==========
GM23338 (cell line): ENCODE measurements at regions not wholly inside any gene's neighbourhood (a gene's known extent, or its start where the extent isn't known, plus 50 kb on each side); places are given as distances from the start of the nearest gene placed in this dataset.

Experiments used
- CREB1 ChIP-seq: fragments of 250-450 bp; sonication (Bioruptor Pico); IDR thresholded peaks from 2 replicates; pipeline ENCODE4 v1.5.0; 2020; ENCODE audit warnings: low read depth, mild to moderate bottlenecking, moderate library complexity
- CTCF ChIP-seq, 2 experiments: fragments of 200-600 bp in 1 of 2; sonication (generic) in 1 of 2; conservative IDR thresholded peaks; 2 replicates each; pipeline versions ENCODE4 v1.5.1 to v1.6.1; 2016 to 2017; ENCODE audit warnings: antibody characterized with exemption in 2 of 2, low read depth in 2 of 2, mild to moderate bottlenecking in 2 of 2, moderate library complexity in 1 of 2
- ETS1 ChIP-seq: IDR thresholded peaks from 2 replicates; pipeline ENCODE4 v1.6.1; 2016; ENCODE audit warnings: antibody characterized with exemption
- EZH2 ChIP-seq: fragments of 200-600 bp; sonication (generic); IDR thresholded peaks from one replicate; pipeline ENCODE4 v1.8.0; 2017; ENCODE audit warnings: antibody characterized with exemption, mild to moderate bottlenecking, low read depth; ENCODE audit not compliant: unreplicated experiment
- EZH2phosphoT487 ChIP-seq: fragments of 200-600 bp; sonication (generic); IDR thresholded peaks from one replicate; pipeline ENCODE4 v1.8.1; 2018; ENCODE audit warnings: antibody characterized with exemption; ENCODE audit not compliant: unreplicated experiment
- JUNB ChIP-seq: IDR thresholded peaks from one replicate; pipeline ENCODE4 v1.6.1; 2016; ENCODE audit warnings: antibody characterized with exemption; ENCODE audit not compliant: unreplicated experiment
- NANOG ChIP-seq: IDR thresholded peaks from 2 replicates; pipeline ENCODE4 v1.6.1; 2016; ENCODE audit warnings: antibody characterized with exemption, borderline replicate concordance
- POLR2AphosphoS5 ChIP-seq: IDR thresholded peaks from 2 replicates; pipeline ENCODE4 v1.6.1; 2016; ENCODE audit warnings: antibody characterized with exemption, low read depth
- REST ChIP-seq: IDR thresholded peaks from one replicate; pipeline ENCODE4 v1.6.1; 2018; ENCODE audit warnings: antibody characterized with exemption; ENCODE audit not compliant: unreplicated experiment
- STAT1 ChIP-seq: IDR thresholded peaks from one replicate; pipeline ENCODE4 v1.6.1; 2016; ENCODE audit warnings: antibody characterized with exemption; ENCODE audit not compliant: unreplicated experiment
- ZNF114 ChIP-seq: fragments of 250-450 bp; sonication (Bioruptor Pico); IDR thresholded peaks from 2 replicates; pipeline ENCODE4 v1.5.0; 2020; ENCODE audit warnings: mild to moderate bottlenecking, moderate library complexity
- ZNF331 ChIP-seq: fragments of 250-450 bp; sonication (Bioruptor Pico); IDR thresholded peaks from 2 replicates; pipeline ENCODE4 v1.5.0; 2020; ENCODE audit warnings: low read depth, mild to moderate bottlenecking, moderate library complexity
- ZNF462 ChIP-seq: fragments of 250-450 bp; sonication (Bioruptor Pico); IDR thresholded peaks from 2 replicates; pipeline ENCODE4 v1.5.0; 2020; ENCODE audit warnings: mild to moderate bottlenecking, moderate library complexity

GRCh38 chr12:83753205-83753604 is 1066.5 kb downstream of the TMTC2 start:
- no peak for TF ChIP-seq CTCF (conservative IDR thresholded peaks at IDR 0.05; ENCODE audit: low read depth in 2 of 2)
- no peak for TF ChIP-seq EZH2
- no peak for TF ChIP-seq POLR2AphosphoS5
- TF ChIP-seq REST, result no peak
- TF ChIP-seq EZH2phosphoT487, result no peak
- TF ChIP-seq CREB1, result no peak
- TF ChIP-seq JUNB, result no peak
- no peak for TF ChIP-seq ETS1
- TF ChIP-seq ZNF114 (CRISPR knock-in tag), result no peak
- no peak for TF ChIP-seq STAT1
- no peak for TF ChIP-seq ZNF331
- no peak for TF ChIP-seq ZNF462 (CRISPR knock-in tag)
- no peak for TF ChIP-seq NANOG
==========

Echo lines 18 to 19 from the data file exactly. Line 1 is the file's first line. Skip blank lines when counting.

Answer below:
- no peak for TF ChIP-seq EZH2
- no peak for TF ChIP-seq POLR2AphosphoS5